Neuronal Ceroid Lipofuscinosis 10 (CTSD gene, American Bulldog)

Neuronal ceroid lipofuscinosis type 10 (NCL10) is a disease that results in the accumulation of toxic substances inside neurons in the form of autofluorescent granules or lipofuscin in the cerebrum, cerebellum and retina. In this type of lipofuscinosis the affected gene is the one coding for cathepsin D.


NCL10 in American bulldog dogs is characterized by a later onset of symptoms and slower progression compared to other types of lipofuscinosis. The first signs of the disease usually manifest after 2 years of age. These include hypermetria, dysmetria, paraparesis, ataxia and psychomotor degeneration. Unlike other forms of lipofuscinosis, blindness does not occur in NCL10. Dogs affected by NCL10 can have a life expectancy of up to approximately 7 years.

Disease Management

Unfortunately NCL10 has no cure and treatment is usually focused on alleviating the symptoms and improving the quality of life of the affected dog. If you suspect that your dog has any symptoms related to NCL10, you should see your veterinarian for evaluation.

Genetic basis

This disease follows an autosomal recessive mode of inheritance. Autosomal recessive inheritance means that the dog, regardless of sex, must receive two copies of the mutation or pathogenic variant to be at risk of developing the disease. Both parents of an affected dog must carry at least one copy of the mutation. Animals with only one copy of the mutation are not at increased risk of developing the disease, but may pass the mutation on to future generations. Breeding between dogs carrying genetic variants that can cause disease, even if they do not show symptoms, is not recommended.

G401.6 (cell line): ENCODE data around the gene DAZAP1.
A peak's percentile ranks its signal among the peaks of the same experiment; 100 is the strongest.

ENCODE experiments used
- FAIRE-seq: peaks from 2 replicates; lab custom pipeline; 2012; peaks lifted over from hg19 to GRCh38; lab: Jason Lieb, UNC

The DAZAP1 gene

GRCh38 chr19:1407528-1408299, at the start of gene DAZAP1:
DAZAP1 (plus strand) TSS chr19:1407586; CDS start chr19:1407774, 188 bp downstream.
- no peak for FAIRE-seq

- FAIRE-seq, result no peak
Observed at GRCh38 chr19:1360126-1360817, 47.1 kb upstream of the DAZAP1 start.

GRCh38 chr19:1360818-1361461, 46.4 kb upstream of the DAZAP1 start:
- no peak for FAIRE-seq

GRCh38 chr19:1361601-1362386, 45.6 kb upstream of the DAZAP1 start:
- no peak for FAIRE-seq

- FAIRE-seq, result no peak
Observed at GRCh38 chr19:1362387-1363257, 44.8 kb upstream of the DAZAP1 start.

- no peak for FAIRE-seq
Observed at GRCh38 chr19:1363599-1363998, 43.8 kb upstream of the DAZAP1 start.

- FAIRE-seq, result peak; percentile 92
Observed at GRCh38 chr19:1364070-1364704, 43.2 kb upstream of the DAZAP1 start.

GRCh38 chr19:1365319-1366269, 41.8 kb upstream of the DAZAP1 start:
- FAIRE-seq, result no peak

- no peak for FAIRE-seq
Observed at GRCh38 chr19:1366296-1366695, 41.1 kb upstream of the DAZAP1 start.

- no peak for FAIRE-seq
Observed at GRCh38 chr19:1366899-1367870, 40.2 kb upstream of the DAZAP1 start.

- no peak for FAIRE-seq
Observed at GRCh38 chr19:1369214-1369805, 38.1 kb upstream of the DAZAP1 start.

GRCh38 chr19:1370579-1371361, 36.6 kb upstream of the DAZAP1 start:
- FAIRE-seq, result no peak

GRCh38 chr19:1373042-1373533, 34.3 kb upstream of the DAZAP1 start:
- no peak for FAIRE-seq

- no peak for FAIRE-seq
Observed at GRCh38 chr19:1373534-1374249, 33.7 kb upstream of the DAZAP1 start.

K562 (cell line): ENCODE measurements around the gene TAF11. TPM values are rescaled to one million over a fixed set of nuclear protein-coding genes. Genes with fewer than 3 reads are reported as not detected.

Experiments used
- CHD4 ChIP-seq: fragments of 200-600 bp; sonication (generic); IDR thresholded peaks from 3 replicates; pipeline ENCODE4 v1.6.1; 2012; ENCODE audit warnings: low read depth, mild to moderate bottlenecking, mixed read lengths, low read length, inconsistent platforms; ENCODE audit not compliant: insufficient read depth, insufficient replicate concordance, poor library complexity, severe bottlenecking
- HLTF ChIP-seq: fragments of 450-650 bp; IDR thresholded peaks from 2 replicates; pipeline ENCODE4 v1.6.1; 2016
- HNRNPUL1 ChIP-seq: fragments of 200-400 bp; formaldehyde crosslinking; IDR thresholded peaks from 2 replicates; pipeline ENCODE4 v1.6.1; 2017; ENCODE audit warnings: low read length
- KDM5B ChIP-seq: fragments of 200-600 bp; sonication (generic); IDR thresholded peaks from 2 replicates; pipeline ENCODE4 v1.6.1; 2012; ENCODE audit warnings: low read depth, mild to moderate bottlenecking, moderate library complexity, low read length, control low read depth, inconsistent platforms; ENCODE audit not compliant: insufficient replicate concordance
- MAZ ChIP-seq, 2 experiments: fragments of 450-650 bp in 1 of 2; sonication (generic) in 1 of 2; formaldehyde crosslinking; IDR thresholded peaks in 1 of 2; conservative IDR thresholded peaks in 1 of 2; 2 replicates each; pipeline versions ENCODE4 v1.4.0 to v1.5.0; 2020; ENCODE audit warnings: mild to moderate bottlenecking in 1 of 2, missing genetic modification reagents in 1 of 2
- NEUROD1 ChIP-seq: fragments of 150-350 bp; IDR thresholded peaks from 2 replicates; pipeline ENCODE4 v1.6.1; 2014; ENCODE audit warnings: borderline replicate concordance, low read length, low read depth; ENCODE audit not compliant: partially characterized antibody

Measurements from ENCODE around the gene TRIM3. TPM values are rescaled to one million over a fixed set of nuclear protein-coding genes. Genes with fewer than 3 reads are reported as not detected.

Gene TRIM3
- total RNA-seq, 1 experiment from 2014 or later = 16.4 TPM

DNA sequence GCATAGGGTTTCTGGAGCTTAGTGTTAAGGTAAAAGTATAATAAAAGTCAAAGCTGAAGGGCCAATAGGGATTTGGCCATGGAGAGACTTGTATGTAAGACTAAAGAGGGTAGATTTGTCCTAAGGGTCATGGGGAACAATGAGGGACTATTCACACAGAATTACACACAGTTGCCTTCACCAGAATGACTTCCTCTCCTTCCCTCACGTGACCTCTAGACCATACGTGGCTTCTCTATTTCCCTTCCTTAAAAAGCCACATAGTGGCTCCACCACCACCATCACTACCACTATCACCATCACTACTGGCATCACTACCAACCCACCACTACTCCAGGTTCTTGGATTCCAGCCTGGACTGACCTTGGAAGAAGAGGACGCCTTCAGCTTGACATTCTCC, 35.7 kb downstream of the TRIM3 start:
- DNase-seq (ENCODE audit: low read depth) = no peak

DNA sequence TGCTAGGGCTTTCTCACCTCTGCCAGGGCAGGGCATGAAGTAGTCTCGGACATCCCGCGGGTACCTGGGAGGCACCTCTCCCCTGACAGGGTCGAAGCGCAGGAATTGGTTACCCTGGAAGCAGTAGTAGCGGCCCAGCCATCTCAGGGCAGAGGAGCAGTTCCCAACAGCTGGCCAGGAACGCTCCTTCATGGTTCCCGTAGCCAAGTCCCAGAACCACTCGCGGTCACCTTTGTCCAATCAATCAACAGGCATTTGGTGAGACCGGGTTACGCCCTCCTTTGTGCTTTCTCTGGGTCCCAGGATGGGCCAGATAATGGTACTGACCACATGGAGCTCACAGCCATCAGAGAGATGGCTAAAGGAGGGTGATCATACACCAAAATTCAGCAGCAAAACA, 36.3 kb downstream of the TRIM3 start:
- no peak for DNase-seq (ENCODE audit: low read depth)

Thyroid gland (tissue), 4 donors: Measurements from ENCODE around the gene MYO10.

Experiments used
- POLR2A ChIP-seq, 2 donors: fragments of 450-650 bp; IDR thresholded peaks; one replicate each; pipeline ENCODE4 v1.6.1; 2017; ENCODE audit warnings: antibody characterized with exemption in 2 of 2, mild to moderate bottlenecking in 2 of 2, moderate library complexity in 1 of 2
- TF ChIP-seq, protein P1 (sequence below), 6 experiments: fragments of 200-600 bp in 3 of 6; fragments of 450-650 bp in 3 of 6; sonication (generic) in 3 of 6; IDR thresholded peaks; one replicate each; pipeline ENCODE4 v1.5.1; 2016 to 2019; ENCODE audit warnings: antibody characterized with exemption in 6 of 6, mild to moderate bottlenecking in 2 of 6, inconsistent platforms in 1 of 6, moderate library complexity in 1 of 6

Technical report

Neuronal ceroid lipofuscinoses (NCLs) are lysosomal storage diseases characterized by the accumulation of fluorescent lipofuscin granules in the lysosomes of neurons, resulting in early neuronal death and progressive neurodegeneration of the central nervous system. These diseases are caused by mutations in various genes, the age of onset of symptoms and progression vary with the specific form of the disease and the underlying mutation. The variant that causes this type of lipofuscinosis is c.597G>A of the CTSD gene that codes for the enzyme cathepsin D. In affected dogs, cathepsin D activity is reduced to approximately 36% of normal activity. Cathepsin D is a ubiquitously expressed enzyme that appears to have a relevant function in neurons where it is thought to be involved in the degradation of misfolded proteins in the lysosomal degradation pathway.

Most affected breeds

  • American Bulldog


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